The next objection is based on an analogy: ``Look, a chess game is nothing but a sequence of moves of the pieces in accord with the rules of chess. No one would claim that the ontological status of chess games is particularly mysterious. The sequence of moves in any chess game is reversible: there exists a sequence which consists in exactly the same positions on the board but in opposite order. The backward sequence is not, of course, a chess game. The `initial' position is not the legal initial position for chess, and some pieces, e.g., pawns, will move in a way not legally permissible. So the chess game cannot be reversed, in the following sense: the reverse sequence of positions is not a legal chess game. Does one want to use Leibniz's Law to conclude that a particular chess game is not identical to the sequence of moves in it, because the one is reversible and the other isn't? I wouldn't want to conclude this, but in any case it doesn't matter. In whatever sense one cares about it, the chess game is nothing over and above the sequence of moves: if similarly consciousness were nothing over and above a computation, then the defenders of Strong AI win."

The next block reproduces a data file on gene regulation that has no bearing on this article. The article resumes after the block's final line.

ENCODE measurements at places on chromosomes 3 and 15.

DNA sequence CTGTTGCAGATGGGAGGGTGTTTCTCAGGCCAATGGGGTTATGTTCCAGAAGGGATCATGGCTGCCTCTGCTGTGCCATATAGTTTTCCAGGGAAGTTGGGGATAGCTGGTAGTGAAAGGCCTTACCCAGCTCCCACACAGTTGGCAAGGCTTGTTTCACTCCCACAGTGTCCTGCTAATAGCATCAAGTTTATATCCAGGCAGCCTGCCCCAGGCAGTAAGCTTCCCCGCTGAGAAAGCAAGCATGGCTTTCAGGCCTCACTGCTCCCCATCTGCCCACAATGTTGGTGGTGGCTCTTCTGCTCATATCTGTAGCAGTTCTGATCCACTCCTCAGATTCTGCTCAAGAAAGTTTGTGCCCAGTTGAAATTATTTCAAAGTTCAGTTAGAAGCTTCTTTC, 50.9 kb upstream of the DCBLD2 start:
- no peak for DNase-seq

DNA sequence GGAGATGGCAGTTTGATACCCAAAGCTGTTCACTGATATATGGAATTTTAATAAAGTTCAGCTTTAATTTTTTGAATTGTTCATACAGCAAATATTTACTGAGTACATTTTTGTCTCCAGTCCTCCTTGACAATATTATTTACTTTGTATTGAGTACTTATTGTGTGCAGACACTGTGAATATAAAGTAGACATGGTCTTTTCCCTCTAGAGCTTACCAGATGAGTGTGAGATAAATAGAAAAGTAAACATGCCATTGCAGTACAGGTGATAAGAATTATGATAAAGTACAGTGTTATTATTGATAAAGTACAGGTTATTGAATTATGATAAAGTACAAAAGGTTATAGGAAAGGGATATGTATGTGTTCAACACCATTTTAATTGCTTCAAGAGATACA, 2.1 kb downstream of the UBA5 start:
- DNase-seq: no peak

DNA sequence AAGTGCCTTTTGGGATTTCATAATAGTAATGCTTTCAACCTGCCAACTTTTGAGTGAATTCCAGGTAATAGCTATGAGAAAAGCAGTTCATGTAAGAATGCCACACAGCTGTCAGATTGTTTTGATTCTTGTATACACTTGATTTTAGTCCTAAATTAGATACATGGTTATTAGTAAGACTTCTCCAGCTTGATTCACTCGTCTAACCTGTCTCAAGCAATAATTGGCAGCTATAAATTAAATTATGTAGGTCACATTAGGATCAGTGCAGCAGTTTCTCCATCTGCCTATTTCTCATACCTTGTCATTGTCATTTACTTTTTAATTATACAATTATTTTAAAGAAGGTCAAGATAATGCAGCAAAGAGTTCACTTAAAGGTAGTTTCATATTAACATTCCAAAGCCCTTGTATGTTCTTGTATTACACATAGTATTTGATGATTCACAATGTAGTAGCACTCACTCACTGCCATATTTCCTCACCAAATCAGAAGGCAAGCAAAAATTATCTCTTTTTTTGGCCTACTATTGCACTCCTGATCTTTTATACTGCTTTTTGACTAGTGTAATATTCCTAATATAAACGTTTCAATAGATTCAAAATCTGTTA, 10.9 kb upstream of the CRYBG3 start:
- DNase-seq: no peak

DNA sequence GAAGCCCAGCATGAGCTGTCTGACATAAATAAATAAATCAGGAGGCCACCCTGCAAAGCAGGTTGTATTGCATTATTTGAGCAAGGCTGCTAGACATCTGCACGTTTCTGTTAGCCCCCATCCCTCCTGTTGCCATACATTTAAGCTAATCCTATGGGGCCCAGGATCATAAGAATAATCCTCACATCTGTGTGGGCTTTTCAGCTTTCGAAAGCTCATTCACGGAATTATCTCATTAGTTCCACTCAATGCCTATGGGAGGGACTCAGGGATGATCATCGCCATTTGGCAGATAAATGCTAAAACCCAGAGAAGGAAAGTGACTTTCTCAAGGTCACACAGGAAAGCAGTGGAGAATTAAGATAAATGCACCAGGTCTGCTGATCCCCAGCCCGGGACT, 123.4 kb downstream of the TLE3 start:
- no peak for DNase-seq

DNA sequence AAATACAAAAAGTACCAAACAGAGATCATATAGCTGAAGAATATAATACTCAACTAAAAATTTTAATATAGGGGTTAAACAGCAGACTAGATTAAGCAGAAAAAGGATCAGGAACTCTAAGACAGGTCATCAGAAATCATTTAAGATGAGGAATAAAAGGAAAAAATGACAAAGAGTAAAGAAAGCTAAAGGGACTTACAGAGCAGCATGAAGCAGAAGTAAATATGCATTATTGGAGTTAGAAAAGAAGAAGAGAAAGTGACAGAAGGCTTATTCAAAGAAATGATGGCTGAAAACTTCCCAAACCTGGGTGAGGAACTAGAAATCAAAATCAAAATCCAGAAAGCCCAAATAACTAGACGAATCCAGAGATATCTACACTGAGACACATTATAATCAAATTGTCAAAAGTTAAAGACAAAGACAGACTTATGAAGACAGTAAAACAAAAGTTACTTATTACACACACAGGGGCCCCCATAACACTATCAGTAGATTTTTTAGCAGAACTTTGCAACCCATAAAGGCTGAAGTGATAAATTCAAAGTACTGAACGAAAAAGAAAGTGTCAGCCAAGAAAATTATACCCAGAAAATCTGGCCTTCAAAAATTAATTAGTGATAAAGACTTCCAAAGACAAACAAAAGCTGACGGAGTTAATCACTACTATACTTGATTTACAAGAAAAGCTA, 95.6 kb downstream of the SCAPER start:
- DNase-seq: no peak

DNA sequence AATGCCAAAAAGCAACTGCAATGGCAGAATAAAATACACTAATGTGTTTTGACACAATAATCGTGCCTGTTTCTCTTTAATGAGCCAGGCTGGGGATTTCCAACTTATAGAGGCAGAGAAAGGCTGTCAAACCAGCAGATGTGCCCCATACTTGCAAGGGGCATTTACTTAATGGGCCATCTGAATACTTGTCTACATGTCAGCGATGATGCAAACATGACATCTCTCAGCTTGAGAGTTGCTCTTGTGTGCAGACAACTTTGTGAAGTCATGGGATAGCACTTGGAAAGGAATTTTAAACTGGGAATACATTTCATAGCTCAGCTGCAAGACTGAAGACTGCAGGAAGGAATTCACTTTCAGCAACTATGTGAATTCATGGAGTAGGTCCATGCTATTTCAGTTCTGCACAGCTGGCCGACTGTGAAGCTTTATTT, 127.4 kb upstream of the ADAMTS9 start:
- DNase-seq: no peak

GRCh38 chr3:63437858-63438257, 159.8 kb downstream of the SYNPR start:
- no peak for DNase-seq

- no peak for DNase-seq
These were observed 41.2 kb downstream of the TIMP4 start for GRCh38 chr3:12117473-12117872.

The analogy offered here is clever, and if we were to accept it and its implied purely syntactical view of chess, then our master argument would probably be threatened. But if we remember that chess is a sequence of moves made amid rules, intentions, beliefs, plans, goals, and so on, there is no reason to accept an analogy which ab initio commits us to a reductionist view of consciousness. In fact, the objection, upon reflection, can be exposed as fundamentally flawed -- because it's easy enough to show, courtesy of a thought-experiment, that what the discussant takes to be absurd (a chess game is something over and above a sequence of board configurations) is true: Begin by fixing some legal sequence S of chess moves from the required initial situation to one in which the white king is checkmated. Suppose that this sequence is one which has never been actualized in the past. Now imagine a chess board lying on the surface of an uninhabited planet, with chess pieces beside it. Next imagine that, as a wild coincidence would have it, the lifeless winds blowing over the surface of this planet happen to jumble the chess pieces over an interval of time in such a way that S is actualized. Has a chess game taken place on this planet? It would seem not. (If a game took place, who won and who lost?) But then the key premise in Objection 8 (viz., a chess game is nothing over and above a sequence of moves) is in grave doubt, and hence Objection 7 evaporates.